A seven-hectare spread overlooking uncrowded, world-class waves…
Did I mention, and I may well have over the previous three posts, about my recent vacation in an Uluwatu villa, perched like a well-padded crow’s nest on a three-hundred foot cliff? And how I shared this three-bedroom, infinity-pool equipped home with the noted shaper Matt Biolos and San Clemente father of the year, Dino Andino?
Oh, reader, don’t be embarrassed for me when I tell you I felt like a king ruling a dynasty of slaves! A whore of modern capitalism!
Apart from documenting the well-received opinion of Matt Biolos, I was also treated to a sunset barbecue with the great Balinese surfer Rizal Tandjung, who is now forty years old.
An aside: does the Asian have sole rights to the game of ageing beautifully? The western man implodes in a ball of hair and clammy flesh. The Asian, on the other hand, becomes even slimmer, even more graceful. Rizal rippled across the tiled floor, supple limbs folding and unfolding like an instructional anatomy doll.
Rizal was a one-time staple of Taylor Steele films from the nineteen-nineties and I asked him what he did, now that his star had dimmed, although I didn’t state it in such bald terms. Rizal retrieved his phone from one of his two beautiful children and swiped through a series of photos of the surf resort he’d built with his father-in-law in the East Javanese village of Watu Kerung.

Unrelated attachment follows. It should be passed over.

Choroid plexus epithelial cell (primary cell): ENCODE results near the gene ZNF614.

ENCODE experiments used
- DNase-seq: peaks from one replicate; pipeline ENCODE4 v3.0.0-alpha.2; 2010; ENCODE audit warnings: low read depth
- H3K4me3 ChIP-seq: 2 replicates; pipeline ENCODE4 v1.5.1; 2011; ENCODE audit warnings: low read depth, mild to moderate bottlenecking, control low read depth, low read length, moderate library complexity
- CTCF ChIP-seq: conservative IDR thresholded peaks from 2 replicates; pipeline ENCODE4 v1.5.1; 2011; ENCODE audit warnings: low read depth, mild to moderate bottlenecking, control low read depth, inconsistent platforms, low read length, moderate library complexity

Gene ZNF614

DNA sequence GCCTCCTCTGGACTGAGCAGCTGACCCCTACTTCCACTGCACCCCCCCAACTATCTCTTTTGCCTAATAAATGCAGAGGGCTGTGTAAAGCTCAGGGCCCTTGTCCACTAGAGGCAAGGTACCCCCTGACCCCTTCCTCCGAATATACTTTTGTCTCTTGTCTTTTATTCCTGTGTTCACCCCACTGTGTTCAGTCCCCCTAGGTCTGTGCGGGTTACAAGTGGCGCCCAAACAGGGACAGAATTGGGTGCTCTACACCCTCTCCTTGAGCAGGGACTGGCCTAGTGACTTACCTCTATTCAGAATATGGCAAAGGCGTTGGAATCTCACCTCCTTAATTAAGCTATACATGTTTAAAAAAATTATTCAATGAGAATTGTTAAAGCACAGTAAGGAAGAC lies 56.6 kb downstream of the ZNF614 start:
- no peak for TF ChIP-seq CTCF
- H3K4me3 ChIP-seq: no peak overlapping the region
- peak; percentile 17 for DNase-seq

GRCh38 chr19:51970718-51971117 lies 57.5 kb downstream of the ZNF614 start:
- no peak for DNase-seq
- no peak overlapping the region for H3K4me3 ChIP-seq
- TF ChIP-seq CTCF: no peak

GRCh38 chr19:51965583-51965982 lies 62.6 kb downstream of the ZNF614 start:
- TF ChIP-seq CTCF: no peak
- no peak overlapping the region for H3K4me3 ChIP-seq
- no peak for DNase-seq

I’ll describe. Six pretty Javanese-style houses sit amid seven green hectares overlooking three bays, with world-class, if heavy, reef ledges in two of ’em.
From his resort’s website:
Rizal Tandjung first discovered the potential beauty of Watu Karung back in 2009 when a friend took him surfing there. Rizal was amazed and blown away by the pristine, serene beach with its special landscape and rocks out in the ocean. One rock cliff in particular, stood out because of its “Sphinx”-like features, or depending on where you stand or how you look at it, it could resemble a princess or a baby’s face.What really made an impression to Rizal was its powerful waves, it reminded him of surfing in Hawaii. These waves made his pro surfer friends such as Kelly Slater, Bruce Irons and Josh Kerr (just to name a few) also come to experience Watu Karung. A photo of Bruce Irons made it on the cover of a surfing magazine and he mentioned it was “the last secret spot”. Many other photo’s and stories about WaKa eventually cicrulated in different surf mags which put it more on the spot. The goal is to slowly build up the place over time to become the beach retreat they dreamed of. Time is not a factor, they don’t want to rush “art”.
A vacation at Rizal’s resort costs between one hundred and four hundred US dollars a night for a house, and includes three eats a day. Decode the price list here.